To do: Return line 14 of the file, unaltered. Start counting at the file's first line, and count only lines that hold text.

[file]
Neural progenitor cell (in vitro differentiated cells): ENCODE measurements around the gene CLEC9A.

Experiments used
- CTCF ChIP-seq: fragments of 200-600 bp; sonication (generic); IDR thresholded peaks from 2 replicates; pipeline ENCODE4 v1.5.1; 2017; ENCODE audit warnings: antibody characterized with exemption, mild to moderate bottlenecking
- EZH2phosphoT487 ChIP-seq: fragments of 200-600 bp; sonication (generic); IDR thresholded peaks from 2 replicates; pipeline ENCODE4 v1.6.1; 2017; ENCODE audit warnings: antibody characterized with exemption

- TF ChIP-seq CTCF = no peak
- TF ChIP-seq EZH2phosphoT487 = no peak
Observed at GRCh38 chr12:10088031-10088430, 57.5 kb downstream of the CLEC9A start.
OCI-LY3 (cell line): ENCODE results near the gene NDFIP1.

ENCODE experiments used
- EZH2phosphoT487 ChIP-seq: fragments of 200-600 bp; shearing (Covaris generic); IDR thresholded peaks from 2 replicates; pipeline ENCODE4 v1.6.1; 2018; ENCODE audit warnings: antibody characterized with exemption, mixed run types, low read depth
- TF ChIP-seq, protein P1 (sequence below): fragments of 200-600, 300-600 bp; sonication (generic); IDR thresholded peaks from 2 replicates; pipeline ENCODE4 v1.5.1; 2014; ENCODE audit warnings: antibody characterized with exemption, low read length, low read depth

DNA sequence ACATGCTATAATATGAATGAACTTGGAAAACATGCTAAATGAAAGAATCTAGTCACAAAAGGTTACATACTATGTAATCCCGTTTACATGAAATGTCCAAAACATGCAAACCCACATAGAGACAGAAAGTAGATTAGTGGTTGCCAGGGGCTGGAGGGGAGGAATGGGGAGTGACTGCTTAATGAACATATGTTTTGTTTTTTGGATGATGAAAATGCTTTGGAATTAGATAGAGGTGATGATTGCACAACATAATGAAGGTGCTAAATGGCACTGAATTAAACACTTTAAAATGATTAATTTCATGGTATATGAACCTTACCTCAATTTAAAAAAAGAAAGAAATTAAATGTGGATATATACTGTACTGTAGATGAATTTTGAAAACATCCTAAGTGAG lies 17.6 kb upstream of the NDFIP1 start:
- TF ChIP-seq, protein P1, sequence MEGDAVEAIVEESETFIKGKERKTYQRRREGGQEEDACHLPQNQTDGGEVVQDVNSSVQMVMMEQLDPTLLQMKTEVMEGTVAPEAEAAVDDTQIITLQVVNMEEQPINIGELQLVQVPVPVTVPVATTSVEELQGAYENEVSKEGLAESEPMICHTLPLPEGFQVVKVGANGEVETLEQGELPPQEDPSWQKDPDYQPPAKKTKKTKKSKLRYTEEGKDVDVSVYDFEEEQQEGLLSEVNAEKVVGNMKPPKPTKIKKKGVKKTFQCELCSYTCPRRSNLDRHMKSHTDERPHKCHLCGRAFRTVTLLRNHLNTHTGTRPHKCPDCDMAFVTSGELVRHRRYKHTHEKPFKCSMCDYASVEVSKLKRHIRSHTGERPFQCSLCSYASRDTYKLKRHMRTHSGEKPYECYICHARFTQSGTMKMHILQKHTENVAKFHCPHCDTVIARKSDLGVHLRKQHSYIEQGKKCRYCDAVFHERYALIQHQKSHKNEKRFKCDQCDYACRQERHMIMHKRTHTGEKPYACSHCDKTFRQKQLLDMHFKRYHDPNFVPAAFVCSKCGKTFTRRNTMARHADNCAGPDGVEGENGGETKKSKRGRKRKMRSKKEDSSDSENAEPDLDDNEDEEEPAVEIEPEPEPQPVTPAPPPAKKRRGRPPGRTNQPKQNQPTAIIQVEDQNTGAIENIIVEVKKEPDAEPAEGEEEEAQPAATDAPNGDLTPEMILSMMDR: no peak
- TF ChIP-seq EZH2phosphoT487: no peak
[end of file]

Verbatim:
- TF ChIP-seq EZH2phosphoT487: no peak